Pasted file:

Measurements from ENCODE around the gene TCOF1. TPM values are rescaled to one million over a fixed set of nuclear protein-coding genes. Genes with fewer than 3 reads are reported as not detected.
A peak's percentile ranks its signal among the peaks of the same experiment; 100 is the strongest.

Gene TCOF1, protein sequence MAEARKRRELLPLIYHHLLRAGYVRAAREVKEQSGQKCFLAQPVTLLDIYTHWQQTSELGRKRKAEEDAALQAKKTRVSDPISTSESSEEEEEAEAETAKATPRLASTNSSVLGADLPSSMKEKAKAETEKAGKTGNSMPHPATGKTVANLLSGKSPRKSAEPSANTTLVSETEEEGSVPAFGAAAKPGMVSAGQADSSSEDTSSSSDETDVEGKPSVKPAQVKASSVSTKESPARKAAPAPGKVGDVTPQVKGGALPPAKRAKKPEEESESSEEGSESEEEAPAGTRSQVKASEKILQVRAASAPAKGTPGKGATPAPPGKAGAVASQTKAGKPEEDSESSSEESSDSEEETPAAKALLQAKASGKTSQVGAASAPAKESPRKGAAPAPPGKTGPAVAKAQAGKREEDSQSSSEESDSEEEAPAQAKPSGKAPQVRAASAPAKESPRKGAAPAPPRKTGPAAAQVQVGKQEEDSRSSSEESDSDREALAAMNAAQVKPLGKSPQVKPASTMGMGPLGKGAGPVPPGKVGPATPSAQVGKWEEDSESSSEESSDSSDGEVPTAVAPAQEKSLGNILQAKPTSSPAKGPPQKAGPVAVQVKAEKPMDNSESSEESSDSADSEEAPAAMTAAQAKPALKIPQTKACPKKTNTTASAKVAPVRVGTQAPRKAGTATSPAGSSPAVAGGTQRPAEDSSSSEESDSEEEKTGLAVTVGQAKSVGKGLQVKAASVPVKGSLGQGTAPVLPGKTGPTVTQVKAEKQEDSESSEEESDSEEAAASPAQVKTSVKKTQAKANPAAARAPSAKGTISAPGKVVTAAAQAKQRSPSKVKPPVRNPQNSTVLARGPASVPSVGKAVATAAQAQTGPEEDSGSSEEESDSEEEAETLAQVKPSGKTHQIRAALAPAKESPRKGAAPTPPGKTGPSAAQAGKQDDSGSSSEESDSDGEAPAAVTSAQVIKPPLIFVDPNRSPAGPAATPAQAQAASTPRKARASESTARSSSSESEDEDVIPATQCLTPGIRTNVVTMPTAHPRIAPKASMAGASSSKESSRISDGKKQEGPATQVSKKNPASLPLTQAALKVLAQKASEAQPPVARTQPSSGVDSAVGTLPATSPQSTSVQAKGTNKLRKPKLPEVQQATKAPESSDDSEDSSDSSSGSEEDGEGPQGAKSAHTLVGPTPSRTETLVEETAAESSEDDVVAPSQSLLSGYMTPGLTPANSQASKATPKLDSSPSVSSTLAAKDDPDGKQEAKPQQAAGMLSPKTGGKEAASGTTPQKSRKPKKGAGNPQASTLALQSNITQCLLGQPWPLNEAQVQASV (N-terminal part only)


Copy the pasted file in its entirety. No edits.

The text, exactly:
Measurements from ENCODE around the gene TCOF1. TPM values are rescaled to one million over a fixed set of nuclear protein-coding genes. Genes with fewer than 3 reads are reported as not detected.
A peak's percentile ranks its signal among the peaks of the same experiment; 100 is the strongest.

Gene TCOF1, protein sequence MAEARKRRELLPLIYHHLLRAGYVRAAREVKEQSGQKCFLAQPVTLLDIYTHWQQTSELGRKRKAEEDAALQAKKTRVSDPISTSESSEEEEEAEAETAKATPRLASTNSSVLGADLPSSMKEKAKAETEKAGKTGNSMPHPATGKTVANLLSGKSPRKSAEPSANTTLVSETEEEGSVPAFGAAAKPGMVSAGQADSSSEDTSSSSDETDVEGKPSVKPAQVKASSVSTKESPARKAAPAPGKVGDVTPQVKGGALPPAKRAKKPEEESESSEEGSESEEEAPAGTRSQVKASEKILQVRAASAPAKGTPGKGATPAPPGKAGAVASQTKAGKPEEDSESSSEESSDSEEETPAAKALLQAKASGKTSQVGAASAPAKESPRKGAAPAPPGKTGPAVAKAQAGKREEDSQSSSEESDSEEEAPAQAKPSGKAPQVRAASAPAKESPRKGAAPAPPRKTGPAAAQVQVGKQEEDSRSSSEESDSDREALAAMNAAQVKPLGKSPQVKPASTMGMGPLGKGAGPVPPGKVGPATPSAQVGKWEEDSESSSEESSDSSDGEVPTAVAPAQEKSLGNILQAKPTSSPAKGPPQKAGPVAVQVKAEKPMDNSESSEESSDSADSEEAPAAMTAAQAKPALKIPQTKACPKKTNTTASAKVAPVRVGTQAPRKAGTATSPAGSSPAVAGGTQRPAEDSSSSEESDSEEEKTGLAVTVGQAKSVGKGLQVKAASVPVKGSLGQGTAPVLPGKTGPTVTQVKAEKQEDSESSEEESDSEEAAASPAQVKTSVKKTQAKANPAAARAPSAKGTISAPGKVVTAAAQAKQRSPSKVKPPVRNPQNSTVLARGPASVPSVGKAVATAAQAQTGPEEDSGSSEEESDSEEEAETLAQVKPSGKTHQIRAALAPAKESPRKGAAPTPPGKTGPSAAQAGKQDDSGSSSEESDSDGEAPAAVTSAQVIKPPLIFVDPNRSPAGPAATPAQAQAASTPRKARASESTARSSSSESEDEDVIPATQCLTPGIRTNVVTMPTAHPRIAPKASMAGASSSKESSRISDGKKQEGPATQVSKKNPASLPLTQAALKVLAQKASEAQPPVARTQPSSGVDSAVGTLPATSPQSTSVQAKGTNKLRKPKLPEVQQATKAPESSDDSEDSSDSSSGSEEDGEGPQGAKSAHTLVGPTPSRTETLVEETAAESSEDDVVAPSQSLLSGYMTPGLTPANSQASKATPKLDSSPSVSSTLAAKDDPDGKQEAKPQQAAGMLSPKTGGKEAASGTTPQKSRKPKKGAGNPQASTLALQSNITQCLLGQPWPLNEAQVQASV (N-terminal part only)